Beyond the small, superficial untruths, it turned out we had been honest. I had told him from the beginning that I was a demanding person, and he had truthfully admitted he was both loyal and a bad cook. But it took me a year to admit I never got past Page 50.

The rest, of course, is history. He asked to kiss me once we got into the car and I refused. Somewhere down the line I eventually let him, and we are living happily ever after (our 2-year-old daughter's recent potty-training accidents notwithstanding.)

-- Bianca Galladora, San Francisco

Hell: Menage à barf

It was one of my first forays into online dating. I was in my early 20s and while I hate to call myself naive, I can't think of a better description. I took people at their word and I didn't think someone would lie about their descriptions. I put up an accurate picture and double-checked my description before sending out my ad.

A few hours later, I got my first response. We seemed to have everything in common: He liked all my favorite movies, we ate the same things, and even liked the same music.

After about a week, we planned to meet for coffee at a little shop in the center of town and then go out to dinner. Unfortunately, at the last minute, he sent me an e-mail saying there was a problem. Could I meet him at his house and we'd head out from there?

So I schlepped to the condos on the edge of town and knocked on the door. Instead of a buff 30-year-old, a paunchy elderly man opened the door. If I'd been a little quicker on the uptake, I would have put it together then. I wasn't. I asked for Dave and the old man identified himself as Dave and invited me in.

Catholic school, unfortunately, taught me to be polite. So rather than call him a liar to his face, I walked inside and tried to be polite until I could find a way to excuse myself. There was another surprise. At the kitchen table was his wife -- squeezed into a frayed pink sweatsuit with a big red Lucy wig plopped onto her head. Not sure what to say, I shook her hand as I was introduced. I was so stunned I almost missed it when Dave said that he and his wife were into threesomes and wanted to know if I would be interested.

I did the first thing I could think of. I patted my jacket pocket, muttered something about getting a page from work, and bolted like a bat out of hell. It was only when I got home and went over my e-mail that I found out how well I had been played; every time I said I liked something he would feed the information back to me a few messages later. Of course, we had everything in common. I'm older now and still doing the online dating thing, but I'm not quite as trusting this time around.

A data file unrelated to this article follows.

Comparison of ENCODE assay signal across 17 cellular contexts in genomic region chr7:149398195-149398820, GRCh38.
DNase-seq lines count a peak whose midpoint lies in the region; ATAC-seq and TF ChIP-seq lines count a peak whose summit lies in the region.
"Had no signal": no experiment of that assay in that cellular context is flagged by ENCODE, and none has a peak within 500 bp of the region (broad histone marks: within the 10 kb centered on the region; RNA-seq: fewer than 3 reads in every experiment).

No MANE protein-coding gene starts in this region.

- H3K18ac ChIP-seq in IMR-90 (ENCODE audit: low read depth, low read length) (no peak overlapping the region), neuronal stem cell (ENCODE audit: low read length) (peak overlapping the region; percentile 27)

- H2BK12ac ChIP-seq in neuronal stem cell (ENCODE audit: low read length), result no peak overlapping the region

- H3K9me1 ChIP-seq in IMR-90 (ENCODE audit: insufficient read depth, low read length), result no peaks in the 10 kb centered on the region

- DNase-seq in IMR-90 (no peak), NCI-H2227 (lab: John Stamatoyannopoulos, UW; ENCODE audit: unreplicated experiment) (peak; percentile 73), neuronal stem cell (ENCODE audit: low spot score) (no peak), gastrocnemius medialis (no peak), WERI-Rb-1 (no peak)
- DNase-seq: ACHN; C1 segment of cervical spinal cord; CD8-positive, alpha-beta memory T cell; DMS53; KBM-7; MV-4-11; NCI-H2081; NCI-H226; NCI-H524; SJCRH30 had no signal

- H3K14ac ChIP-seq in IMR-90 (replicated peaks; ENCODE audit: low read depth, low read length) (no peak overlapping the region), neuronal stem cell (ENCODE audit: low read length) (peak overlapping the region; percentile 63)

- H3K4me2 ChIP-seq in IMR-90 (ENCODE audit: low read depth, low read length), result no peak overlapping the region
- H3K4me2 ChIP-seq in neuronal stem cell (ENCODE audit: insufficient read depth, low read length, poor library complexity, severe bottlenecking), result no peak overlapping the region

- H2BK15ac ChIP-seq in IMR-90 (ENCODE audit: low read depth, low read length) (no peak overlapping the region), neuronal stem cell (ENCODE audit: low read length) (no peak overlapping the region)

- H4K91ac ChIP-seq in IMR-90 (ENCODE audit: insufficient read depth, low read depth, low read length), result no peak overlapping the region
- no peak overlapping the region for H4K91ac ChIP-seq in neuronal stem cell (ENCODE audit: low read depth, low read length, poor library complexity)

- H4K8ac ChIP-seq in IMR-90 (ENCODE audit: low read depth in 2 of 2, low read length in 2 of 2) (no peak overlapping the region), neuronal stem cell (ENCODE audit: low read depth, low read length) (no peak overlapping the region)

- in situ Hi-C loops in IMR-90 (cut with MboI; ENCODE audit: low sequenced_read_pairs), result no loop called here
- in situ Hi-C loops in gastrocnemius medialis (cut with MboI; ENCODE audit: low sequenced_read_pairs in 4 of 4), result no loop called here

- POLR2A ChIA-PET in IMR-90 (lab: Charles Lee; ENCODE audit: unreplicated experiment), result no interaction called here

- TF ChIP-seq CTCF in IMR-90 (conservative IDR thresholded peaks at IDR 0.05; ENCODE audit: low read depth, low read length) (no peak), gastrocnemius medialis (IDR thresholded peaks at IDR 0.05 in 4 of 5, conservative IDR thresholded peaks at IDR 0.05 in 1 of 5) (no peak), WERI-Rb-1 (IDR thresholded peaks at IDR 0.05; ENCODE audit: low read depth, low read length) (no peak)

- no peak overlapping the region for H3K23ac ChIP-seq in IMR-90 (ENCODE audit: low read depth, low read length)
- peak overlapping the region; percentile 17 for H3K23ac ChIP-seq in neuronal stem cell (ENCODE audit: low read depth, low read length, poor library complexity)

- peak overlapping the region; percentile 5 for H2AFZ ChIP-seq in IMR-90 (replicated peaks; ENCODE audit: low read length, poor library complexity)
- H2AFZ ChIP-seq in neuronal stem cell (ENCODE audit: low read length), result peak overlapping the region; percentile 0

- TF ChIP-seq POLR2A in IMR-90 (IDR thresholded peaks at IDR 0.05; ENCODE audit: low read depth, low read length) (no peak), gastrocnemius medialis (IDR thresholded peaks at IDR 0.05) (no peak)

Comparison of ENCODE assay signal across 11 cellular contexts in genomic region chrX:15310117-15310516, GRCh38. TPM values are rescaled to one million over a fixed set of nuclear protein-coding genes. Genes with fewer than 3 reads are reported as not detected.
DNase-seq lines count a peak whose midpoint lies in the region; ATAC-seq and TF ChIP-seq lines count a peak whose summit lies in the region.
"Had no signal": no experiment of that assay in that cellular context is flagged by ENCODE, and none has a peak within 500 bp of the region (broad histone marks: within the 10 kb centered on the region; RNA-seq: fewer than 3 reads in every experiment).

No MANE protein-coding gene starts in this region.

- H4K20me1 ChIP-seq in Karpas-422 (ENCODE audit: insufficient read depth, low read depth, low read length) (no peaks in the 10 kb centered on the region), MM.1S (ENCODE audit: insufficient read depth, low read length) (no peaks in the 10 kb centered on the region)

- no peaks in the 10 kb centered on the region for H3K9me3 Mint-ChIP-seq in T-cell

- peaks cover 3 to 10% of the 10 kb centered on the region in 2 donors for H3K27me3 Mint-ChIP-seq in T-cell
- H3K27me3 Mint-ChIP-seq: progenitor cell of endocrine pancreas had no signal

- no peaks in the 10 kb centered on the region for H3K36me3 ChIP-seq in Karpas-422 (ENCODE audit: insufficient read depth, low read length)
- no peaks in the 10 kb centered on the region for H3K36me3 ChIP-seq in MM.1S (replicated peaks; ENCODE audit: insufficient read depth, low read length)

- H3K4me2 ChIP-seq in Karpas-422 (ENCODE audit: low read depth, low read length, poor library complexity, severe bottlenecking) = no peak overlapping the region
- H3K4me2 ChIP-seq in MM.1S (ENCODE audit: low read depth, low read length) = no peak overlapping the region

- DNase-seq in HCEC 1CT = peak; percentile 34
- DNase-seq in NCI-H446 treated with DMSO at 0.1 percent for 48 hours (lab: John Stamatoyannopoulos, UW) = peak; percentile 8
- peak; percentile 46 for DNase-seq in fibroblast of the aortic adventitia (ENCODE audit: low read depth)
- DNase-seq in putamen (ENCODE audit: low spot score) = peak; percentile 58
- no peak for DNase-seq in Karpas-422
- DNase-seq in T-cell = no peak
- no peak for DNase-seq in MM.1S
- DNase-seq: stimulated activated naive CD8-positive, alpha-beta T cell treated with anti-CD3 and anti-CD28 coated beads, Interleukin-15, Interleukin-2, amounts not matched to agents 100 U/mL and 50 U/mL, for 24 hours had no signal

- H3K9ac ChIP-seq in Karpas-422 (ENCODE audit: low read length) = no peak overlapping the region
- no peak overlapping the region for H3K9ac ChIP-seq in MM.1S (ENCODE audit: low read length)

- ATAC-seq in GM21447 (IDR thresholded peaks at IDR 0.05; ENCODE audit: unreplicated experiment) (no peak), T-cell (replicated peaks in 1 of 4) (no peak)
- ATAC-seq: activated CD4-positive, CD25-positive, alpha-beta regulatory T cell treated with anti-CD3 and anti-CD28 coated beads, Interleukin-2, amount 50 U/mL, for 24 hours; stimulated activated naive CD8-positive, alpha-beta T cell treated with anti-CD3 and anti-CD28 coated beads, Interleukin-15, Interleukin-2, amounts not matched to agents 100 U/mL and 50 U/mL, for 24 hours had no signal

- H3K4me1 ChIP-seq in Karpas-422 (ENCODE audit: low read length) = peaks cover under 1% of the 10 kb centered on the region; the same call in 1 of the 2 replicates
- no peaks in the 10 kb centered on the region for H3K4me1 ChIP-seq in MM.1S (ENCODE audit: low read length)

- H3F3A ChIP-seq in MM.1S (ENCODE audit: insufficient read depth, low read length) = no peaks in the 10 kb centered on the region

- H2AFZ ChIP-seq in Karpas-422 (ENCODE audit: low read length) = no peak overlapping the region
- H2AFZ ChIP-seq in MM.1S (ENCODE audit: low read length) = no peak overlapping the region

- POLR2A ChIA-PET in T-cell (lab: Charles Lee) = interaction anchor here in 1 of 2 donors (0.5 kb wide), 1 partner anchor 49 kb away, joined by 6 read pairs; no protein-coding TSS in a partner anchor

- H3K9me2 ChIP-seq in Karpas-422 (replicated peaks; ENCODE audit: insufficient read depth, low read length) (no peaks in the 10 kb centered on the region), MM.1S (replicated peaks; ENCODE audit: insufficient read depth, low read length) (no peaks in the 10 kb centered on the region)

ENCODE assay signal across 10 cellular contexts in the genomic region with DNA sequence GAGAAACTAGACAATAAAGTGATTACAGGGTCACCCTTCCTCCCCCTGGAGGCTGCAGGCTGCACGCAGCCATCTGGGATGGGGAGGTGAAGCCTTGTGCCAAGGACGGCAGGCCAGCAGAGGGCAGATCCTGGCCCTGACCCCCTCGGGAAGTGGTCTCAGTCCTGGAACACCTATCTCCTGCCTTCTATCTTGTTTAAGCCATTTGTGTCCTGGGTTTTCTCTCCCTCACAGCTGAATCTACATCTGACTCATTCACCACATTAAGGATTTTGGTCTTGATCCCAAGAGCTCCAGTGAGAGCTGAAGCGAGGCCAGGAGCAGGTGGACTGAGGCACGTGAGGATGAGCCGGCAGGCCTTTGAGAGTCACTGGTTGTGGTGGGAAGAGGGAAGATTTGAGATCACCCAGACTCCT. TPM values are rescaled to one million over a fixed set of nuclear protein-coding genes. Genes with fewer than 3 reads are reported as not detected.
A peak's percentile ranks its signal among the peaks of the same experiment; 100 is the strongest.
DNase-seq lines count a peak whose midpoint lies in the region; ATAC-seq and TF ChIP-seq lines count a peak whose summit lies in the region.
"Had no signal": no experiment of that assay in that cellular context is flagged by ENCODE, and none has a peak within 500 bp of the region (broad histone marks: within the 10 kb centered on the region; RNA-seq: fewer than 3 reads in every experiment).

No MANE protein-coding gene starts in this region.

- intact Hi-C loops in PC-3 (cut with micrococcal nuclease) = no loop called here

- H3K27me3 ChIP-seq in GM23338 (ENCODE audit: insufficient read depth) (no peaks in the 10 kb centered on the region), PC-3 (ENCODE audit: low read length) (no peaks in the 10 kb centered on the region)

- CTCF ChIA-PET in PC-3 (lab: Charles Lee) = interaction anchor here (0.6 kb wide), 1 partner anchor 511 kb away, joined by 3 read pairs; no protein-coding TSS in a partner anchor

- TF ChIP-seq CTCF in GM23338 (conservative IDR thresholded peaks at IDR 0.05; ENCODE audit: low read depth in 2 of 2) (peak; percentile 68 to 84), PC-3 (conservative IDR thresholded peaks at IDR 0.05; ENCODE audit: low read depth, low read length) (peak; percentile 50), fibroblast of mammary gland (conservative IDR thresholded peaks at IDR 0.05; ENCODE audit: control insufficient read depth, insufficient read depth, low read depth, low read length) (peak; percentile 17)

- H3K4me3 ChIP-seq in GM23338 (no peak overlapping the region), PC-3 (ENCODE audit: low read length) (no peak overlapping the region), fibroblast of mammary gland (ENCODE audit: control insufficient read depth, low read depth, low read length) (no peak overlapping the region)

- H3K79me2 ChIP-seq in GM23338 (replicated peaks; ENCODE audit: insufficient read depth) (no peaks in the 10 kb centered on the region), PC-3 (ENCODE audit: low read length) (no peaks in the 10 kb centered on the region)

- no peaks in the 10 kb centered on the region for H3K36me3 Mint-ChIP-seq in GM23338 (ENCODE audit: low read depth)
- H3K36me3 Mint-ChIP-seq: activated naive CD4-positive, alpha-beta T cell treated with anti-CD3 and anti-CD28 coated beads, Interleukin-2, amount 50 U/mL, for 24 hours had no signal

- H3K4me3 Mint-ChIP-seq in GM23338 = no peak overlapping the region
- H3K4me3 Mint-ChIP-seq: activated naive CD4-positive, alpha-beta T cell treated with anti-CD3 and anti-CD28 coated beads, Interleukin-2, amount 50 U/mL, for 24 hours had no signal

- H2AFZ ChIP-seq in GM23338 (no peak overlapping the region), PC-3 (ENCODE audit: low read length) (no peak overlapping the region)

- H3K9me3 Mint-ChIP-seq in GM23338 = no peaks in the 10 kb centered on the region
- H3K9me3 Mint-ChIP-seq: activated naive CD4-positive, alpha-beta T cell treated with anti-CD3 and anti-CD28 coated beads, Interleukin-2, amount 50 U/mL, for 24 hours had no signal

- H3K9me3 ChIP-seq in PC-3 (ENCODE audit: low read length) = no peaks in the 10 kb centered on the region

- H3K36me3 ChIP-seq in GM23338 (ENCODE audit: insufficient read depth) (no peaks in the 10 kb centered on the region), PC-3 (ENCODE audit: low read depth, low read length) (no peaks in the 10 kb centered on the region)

-- JP, Boston

Heaven: Cents and sensibility

If I had a nickel for every time I had a girl tell me, "Let's just be friends," I'd have about $3.75. Not a lot of money, true. But when you start dividing by 5 cents it gets kind of discouraging. So I can't say I was overly optimistic when I logged on for my two-week free trial period at a Jewish online dating service.

Over the course of a week, I must have sent at least a dozen e-mails, each one expressing a different persona. If a girl was looking for confidence, I'd be downright cocky. If it was sensitivity she was after, I'd show her more feelings than she could shake a stick at. If humor turned her on, I'd be a regular Red Buttons. I tried everything: the naive "I've never done anything like this before" approach; the ironic "This is such a strange way to meet" approach. The bold "Out of all the girls online, you are the only one that seems interesting enough for me to bother with" approach. None of them worked. I didn't get a single response. It was more than my fragile ego could bear.

Then, exactly one week after I joined, I got an e-mail. Somehow, a girl found my profile interesting and wrote back. We gradually moved up the communication food chain. First came e-mails through the service. Then I gave her my regular e-mail address. Then we started instant messaging. After that, we made the giant leap to the telephone. Then we met. Started dating. One month after that first e-mail, we were in love. And now we're looking online again -- for a place to have our wedding.

-- Rick Kronberg, New Jersey

Salon Staff